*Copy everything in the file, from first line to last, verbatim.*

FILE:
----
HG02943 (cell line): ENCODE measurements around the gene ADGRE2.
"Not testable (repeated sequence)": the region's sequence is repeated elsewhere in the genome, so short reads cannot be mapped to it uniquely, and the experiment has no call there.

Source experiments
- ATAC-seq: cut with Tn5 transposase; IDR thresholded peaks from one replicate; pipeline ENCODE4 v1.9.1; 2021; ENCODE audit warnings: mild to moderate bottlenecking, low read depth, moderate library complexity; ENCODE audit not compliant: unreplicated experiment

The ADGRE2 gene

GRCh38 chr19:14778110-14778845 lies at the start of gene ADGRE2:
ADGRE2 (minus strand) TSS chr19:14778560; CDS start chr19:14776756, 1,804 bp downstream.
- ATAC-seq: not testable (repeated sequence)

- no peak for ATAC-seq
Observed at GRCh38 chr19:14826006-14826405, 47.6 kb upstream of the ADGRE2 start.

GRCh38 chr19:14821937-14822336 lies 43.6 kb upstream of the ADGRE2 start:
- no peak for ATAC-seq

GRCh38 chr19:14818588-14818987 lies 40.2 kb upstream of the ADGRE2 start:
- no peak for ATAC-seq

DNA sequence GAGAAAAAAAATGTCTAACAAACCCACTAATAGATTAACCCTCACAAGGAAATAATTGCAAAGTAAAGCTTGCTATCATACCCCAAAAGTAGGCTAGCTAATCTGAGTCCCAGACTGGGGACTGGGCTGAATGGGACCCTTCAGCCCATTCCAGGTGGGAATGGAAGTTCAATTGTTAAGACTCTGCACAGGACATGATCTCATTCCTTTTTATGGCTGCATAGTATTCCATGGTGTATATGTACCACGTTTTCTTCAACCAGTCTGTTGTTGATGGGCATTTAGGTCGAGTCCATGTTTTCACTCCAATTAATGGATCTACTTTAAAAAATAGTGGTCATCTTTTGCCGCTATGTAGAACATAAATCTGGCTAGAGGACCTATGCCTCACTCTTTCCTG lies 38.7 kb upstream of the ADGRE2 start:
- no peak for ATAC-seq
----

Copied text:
HG02943 (cell line): ENCODE measurements around the gene ADGRE2.
"Not testable (repeated sequence)": the region's sequence is repeated elsewhere in the genome, so short reads cannot be mapped to it uniquely, and the experiment has no call there.

Source experiments
- ATAC-seq: cut with Tn5 transposase; IDR thresholded peaks from one replicate; pipeline ENCODE4 v1.9.1; 2021; ENCODE audit warnings: mild to moderate bottlenecking, low read depth, moderate library complexity; ENCODE audit not compliant: unreplicated experiment

The ADGRE2 gene

GRCh38 chr19:14778110-14778845 lies at the start of gene ADGRE2:
ADGRE2 (minus strand) TSS chr19:14778560; CDS start chr19:14776756, 1,804 bp downstream.
- ATAC-seq: not testable (repeated sequence)

- no peak for ATAC-seq
Observed at GRCh38 chr19:14826006-14826405, 47.6 kb upstream of the ADGRE2 start.

GRCh38 chr19:14821937-14822336 lies 43.6 kb upstream of the ADGRE2 start:
- no peak for ATAC-seq

GRCh38 chr19:14818588-14818987 lies 40.2 kb upstream of the ADGRE2 start:
- no peak for ATAC-seq

DNA sequence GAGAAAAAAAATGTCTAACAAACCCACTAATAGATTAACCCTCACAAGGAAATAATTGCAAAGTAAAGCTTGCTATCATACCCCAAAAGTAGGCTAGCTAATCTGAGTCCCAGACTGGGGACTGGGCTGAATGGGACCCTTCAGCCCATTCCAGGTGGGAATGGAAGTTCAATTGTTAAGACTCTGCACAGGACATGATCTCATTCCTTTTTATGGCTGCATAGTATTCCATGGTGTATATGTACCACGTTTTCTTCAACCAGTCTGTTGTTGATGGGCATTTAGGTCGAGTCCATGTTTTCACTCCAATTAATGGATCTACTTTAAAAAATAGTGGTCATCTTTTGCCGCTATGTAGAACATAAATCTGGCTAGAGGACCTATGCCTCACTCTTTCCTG lies 38.7 kb upstream of the ADGRE2 start:
- no peak for ATAC-seq